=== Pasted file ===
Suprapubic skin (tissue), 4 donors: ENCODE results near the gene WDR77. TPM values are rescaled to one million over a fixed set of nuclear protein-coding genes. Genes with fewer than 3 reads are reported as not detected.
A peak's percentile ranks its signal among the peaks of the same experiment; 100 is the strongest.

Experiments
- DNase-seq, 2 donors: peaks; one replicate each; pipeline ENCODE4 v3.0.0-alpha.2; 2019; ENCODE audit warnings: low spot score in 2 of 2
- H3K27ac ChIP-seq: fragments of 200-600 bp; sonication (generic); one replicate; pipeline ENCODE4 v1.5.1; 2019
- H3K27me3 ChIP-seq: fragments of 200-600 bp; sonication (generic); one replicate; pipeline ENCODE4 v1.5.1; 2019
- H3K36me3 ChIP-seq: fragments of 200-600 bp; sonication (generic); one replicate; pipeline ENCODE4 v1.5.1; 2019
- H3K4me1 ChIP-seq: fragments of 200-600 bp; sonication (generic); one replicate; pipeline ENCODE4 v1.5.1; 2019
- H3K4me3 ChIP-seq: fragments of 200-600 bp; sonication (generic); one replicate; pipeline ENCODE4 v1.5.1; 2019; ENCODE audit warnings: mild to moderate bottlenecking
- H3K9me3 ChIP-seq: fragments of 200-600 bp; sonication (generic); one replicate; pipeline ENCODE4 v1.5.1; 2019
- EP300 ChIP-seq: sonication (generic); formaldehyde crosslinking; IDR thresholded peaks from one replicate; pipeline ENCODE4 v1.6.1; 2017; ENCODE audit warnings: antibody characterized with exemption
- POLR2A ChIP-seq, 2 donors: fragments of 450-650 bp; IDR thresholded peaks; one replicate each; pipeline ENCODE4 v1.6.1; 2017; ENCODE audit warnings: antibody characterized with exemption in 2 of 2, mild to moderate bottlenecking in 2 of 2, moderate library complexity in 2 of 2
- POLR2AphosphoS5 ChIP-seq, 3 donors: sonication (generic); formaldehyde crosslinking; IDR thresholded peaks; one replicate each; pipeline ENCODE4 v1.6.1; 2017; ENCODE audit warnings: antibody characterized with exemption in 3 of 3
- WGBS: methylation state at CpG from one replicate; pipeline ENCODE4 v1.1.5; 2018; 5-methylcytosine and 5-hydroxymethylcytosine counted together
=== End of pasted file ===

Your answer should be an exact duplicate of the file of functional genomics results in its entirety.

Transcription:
Suprapubic skin (tissue), 4 donors: ENCODE results near the gene WDR77. TPM values are rescaled to one million over a fixed set of nuclear protein-coding genes. Genes with fewer than 3 reads are reported as not detected.
A peak's percentile ranks its signal among the peaks of the same experiment; 100 is the strongest.

Experiments
- DNase-seq, 2 donors: peaks; one replicate each; pipeline ENCODE4 v3.0.0-alpha.2; 2019; ENCODE audit warnings: low spot score in 2 of 2
- H3K27ac ChIP-seq: fragments of 200-600 bp; sonication (generic); one replicate; pipeline ENCODE4 v1.5.1; 2019
- H3K27me3 ChIP-seq: fragments of 200-600 bp; sonication (generic); one replicate; pipeline ENCODE4 v1.5.1; 2019
- H3K36me3 ChIP-seq: fragments of 200-600 bp; sonication (generic); one replicate; pipeline ENCODE4 v1.5.1; 2019
- H3K4me1 ChIP-seq: fragments of 200-600 bp; sonication (generic); one replicate; pipeline ENCODE4 v1.5.1; 2019
- H3K4me3 ChIP-seq: fragments of 200-600 bp; sonication (generic); one replicate; pipeline ENCODE4 v1.5.1; 2019; ENCODE audit warnings: mild to moderate bottlenecking
- H3K9me3 ChIP-seq: fragments of 200-600 bp; sonication (generic); one replicate; pipeline ENCODE4 v1.5.1; 2019
- EP300 ChIP-seq: sonication (generic); formaldehyde crosslinking; IDR thresholded peaks from one replicate; pipeline ENCODE4 v1.6.1; 2017; ENCODE audit warnings: antibody characterized with exemption
- POLR2A ChIP-seq, 2 donors: fragments of 450-650 bp; IDR thresholded peaks; one replicate each; pipeline ENCODE4 v1.6.1; 2017; ENCODE audit warnings: antibody characterized with exemption in 2 of 2, mild to moderate bottlenecking in 2 of 2, moderate library complexity in 2 of 2
- POLR2AphosphoS5 ChIP-seq, 3 donors: sonication (generic); formaldehyde crosslinking; IDR thresholded peaks; one replicate each; pipeline ENCODE4 v1.6.1; 2017; ENCODE audit warnings: antibody characterized with exemption in 3 of 3
- WGBS: methylation state at CpG from one replicate; pipeline ENCODE4 v1.1.5; 2018; 5-methylcytosine and 5-hydroxymethylcytosine counted together